Industrial production, a measure of factory output, has also stabilized, easing power shortages caused by extreme heat and drought across the country. The August index rose 4.2% year-on-year, beating expectations and accelerating from his 3.8% rise in July.

China’s labor market has also improved. The country’s leading unemployment rate, the urban unemployment rate, fell to 5.3% in August from 5.4% the previous month. The youth unemployment rate also fell to 18.7% from a record high of 19.9% ​​in July.

Signs of improvement follow several steps. Chinese authorities announced last month This includes providing hundreds of billions of yuan of credit to support infrastructure projects and support the power and agricultural sectors.Surprisingly, the central bank of the country cut two major interest rates Mid August.

Average new home prices in 70 Chinese cities fell 2.1% month-on-month in August.


Photo:

Cfoto/Zuma Press

“Overall, August data points to a slight loss of momentum across the board,” economists at Capital Economics said in a note to clients, with business activity remaining weak through the rest of the year. predicted to be

Export recession According to reports last week, the Chinese government may not be able to count on sales of Chinese-made goods for much longer to offset softening domestic demand.

A weakening Chinese currency. 1 dollar = below 7 yuan For the first time in over two years, it could help boost the competitiveness of Chinese products in the international market.but it also fueling concerns in Beijing Capital flight could complicate the impulse for further mitigation.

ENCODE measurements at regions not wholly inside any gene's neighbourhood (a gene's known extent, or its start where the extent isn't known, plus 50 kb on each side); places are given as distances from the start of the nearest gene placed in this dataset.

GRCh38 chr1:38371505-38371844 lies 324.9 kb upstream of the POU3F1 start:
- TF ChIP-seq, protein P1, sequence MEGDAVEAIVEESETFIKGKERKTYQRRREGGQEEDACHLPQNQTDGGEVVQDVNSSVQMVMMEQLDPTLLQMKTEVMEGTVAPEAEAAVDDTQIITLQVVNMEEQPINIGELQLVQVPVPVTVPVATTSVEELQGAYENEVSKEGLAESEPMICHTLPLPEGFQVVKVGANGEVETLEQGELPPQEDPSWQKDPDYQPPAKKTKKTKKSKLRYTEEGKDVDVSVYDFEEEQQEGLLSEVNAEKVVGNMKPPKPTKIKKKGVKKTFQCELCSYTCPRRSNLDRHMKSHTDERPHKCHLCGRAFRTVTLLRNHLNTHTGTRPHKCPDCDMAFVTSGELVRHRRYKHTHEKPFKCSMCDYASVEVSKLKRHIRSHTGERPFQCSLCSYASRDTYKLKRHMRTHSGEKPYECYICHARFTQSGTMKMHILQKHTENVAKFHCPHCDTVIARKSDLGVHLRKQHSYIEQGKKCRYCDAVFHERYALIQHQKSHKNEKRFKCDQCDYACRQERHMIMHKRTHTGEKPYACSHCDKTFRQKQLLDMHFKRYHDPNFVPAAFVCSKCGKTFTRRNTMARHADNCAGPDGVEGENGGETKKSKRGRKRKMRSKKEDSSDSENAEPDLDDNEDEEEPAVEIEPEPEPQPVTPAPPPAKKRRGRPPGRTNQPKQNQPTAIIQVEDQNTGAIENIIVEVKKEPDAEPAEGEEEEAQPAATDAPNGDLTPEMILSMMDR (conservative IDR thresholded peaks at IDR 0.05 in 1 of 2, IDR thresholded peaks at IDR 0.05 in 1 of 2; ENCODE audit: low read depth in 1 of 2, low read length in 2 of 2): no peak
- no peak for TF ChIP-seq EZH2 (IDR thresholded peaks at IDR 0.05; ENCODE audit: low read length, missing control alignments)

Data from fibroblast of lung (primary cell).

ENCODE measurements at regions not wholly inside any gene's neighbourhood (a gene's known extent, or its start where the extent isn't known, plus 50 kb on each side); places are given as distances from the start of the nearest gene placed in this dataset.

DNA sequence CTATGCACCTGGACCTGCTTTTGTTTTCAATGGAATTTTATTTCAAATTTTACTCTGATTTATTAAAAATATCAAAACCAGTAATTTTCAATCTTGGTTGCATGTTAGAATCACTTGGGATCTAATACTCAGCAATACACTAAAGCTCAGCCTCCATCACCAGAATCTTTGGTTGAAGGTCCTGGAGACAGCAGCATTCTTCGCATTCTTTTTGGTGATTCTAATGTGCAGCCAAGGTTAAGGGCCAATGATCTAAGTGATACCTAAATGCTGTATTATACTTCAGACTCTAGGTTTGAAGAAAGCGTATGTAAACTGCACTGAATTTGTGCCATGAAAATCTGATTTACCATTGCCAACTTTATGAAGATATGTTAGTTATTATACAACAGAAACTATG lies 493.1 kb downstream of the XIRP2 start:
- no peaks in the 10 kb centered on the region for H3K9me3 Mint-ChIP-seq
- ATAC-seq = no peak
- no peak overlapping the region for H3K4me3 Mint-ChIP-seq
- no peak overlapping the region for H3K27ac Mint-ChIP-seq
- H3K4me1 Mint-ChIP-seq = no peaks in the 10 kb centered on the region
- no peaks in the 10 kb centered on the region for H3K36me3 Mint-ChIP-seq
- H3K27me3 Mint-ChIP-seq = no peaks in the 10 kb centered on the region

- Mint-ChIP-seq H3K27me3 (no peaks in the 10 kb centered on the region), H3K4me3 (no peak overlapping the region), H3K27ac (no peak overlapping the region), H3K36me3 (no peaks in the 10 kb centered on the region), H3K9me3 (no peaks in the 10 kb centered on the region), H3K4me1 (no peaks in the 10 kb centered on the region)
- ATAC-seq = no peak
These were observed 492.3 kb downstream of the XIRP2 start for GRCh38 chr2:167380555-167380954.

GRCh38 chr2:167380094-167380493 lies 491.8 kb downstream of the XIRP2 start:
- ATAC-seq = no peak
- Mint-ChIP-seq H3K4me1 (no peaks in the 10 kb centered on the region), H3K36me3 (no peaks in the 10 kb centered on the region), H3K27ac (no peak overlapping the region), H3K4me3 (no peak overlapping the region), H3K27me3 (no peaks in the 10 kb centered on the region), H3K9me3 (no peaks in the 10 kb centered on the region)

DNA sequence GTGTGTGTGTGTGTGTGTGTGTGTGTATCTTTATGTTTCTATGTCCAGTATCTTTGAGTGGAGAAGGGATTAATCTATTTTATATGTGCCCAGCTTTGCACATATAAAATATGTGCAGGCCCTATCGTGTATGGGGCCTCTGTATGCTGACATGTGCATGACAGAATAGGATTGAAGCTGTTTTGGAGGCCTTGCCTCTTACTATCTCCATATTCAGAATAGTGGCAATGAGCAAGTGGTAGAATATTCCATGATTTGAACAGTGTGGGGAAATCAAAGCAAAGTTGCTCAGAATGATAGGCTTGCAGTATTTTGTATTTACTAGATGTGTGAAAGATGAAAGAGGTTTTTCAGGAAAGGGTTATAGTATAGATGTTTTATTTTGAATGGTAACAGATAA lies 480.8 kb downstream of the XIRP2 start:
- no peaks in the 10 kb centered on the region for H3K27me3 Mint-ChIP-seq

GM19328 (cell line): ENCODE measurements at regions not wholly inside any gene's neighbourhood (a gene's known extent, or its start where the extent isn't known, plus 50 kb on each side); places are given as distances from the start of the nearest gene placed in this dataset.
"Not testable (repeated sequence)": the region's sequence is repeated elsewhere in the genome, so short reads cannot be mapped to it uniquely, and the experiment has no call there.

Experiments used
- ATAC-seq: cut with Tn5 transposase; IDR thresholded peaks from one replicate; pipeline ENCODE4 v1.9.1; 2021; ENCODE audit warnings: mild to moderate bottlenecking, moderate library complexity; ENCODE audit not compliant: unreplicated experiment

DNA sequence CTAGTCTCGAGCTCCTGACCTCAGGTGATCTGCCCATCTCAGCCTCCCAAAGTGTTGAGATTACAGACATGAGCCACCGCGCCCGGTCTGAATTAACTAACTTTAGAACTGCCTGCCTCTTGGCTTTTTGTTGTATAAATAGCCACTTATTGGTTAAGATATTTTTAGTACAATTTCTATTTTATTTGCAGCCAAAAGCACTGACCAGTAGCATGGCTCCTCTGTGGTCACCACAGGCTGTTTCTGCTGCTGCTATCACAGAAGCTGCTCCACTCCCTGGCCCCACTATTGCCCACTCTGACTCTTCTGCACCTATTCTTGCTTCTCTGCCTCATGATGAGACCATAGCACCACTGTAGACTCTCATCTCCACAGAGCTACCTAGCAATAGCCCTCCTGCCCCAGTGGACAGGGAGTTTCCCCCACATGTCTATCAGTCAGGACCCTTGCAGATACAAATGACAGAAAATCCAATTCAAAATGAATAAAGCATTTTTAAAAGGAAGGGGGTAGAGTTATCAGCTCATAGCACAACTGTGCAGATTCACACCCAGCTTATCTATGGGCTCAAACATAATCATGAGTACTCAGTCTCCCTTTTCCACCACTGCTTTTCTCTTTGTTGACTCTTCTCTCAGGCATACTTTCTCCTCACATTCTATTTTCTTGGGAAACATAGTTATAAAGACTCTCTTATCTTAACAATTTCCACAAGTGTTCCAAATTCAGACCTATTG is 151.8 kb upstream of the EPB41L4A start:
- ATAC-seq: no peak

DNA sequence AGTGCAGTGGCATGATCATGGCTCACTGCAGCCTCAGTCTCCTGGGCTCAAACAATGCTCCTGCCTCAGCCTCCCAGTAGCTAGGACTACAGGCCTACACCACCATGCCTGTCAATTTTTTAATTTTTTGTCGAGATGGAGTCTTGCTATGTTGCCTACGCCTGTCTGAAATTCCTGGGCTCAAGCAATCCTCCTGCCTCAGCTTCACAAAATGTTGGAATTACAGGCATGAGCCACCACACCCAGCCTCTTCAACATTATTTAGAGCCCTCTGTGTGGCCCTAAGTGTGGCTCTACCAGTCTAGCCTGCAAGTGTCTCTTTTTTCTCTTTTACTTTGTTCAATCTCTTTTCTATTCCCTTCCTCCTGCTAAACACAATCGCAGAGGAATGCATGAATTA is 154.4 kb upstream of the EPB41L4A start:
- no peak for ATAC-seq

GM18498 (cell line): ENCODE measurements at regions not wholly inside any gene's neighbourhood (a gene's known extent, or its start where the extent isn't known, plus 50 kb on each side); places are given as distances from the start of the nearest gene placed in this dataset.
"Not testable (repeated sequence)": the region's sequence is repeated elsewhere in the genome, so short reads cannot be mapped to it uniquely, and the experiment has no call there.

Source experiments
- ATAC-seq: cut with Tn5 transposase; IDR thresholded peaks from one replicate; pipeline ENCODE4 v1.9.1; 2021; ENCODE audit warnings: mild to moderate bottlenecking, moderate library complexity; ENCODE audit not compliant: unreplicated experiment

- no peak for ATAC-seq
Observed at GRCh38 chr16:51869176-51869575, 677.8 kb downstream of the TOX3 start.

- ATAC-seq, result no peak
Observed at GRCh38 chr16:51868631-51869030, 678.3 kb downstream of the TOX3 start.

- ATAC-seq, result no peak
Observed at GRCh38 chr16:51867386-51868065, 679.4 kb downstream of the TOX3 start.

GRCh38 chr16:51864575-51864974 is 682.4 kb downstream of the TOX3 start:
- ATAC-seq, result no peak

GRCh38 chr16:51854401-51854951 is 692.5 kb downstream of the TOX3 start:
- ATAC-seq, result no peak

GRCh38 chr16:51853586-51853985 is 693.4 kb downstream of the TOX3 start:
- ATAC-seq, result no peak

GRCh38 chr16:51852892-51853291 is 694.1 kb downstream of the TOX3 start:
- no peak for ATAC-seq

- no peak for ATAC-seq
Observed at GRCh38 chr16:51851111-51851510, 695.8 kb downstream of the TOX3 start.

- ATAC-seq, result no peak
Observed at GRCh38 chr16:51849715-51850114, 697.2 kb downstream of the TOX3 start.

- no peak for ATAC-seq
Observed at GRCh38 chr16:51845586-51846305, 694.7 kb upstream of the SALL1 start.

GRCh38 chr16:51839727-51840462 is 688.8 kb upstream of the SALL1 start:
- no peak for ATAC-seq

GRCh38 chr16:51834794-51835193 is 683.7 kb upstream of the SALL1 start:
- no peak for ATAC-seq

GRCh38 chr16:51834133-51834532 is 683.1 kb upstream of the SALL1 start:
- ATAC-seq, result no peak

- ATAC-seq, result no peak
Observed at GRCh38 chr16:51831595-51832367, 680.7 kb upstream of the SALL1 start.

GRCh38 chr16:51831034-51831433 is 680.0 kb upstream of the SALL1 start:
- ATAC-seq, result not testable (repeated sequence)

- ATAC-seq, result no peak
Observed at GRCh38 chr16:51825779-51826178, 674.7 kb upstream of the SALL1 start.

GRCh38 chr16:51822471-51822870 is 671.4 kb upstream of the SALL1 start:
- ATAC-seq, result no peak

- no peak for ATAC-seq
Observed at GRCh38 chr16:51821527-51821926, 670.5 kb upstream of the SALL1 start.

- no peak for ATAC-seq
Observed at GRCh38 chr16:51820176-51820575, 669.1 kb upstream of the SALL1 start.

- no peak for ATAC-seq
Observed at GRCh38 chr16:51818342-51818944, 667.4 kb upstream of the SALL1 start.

Controlling Covid-19 remains another concern, almost three years after the pandemic.In recent weeks, government officials have strengthened their vigilance Combat potential outbreaks ahead of the Communist Party of China Congress scheduled to begin on October 16th.

As of last week, cities with districts classified as medium- to high-risk accounted for about 37% of China’s gross domestic product, and the measures put Shanghai on the brink of the April outbreak. surpassing the level of restrictions imposed during the early wave ofin the middle of harsh lockdownaccording to

goldman sachs group Ltd.

Covid-19 curbs continue to dampen demand across China.


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-/ Agence France-Presse/Getty Images

As a result of Covid-19 and housing problems, economists continue to cut China’s growth forecasts for this year, often below 3%. Slowing growth in China has lost a once-reliable source of growth, fueling fears of a global recession.

Fitch Ratings said this week it expects China’s GDP to expand 2.8% in 2022 from its previous forecast of 3.7%. The credit rating agency expects China’s GDP to recover moderately to 4.5% next year, down from his previous forecast of 5.3%.

Barclays chief China economist Jian Zhang last week cut his full-year growth forecast to 2.6% from an earlier forecast of 3.1%.

This week, China’s cabinet announced that it would provide $28.7 billion worth of new government subsidies to manufacturers and service providers, while deferring more than $60 billion in taxes on manufacturers. The country’s major state-owned banks also cut deposit rates on Thursday. Analysts say it could pave the way for central banks to cut benchmark lending rates.

“The stimulus hasn’t done much in terms of boosting demand,” said Bo Chuan, senior strategist at Loomis Sails.

write destination Stella Ifan Sea at [email protected]